2. How are PROMITOR® and STA-LITE® labelled in Europe?
STA-LITE® labels as Polydextrose. PROMITOR® can label as: Soluble Corn Fibre, Soluble Gluco Fibre, Maltodextrin, Gluco-oligosaccharides, or Resistant Maltodextrin. Tate & Lyle’s Proprietary Global Consumer Perception Ingredient Research conducted in Europe shows that awareness and perception of Soluble Corn Fibre is preferred over the other options.
3. Can you comment on the differences between fermentation of prebiotic fibres and other fibres for example starch?
Digestible carbohydrates are hydrolysed in the small intestine by the host intestinal enzymes in to monosaccharides such as glucose, which provides the majority of energy for the cells in the body. Starch is one example of digestible carbohydrates. However, non-digestible carbohydrates present in most diets in the form of plant fibre and resistant starch that cannot be broken down in the small intestine and thus reach the colon intact.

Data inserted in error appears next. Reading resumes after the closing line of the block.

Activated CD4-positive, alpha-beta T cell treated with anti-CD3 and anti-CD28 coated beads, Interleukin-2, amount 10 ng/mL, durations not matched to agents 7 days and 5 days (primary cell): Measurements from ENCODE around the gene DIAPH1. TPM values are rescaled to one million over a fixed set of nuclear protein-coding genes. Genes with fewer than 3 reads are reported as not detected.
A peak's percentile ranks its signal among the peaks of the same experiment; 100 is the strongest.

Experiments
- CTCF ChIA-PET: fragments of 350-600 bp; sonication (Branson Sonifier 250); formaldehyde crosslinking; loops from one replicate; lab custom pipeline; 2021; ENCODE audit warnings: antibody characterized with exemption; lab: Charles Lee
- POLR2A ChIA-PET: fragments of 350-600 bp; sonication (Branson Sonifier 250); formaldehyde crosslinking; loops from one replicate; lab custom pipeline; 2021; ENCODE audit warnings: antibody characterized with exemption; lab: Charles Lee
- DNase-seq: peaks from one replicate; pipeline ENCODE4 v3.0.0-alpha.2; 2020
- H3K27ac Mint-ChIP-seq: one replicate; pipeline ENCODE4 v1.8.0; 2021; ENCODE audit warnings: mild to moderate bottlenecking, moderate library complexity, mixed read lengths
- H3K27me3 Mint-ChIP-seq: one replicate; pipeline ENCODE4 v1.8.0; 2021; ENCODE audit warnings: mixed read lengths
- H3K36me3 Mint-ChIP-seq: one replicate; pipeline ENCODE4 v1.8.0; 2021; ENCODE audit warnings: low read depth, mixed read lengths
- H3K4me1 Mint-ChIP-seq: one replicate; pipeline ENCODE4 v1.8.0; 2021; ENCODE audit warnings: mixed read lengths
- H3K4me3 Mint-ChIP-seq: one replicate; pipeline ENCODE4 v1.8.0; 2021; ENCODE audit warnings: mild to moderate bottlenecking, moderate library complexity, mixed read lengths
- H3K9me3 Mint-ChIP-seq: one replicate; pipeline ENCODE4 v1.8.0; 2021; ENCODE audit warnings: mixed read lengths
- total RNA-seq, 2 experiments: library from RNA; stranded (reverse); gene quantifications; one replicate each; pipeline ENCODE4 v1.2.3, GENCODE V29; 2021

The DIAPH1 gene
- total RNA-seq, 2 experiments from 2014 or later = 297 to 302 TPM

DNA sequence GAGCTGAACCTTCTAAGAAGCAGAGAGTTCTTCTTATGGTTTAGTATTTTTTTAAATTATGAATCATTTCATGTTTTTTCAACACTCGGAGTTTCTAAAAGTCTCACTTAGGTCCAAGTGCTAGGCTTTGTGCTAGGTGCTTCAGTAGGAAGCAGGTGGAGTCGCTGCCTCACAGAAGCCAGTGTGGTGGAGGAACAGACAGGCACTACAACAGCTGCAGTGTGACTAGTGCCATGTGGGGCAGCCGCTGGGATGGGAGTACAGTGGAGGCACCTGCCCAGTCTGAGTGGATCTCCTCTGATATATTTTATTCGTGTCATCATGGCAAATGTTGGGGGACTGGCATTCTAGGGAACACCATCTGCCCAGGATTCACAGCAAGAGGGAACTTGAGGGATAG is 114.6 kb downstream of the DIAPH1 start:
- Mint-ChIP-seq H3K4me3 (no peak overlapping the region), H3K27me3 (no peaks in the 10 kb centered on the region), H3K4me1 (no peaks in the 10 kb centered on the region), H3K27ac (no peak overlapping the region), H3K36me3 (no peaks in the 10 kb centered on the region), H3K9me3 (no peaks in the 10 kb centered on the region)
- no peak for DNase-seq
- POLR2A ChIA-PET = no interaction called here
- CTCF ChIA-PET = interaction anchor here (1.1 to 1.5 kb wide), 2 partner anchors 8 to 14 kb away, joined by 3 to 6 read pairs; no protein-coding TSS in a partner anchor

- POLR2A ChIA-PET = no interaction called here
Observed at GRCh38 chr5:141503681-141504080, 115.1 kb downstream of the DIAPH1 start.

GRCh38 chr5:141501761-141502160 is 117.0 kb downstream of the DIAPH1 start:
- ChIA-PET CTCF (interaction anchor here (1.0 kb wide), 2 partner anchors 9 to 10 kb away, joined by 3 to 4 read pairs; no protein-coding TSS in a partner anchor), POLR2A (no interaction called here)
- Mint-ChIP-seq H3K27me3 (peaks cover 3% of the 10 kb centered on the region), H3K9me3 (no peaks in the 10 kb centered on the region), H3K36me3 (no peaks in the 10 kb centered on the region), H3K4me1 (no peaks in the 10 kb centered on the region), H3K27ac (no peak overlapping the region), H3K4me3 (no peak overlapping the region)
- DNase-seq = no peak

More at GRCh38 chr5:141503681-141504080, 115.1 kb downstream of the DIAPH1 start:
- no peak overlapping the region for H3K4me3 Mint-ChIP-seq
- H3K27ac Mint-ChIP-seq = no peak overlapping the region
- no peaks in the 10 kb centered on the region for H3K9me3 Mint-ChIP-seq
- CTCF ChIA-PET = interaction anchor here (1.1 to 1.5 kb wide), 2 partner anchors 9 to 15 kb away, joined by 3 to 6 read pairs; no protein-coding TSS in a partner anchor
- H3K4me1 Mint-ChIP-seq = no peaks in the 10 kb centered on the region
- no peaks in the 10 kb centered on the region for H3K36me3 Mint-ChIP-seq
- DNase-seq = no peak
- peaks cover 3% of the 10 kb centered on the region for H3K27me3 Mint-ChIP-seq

Prebiotic fibre goes through the small intestine undigested and is fermented after reaching the large colon and confers health benefit on the host associated with modulation of gut microbiota. Prebiotic fibres are a non-digestible part of foods, such as bananas, onions and garlic, Jerusalem artichoke, the skin of apples, chicory root, beans and cereals. Each prebiotic fibre would selectively be utilised by specific species of gut bacteria. Prebiotics are present in whole foods, but they may also be added to food to improve their nutritional attributes. Such prebiotic fibre ingredients include galactooligosaccharides, fructooligosaccharides, inulin, polydextrose and soluble cereal fibres, just to name a few. For example, soluble corn fibre (PROMITOR®) is a prebiotic fibre which is not digested and absorbed in the small intestine. It reaches the colon where it is utilised by a selected microbiota and has shown to confer a health benefit, for example increased calcium absorption which may promote bone health.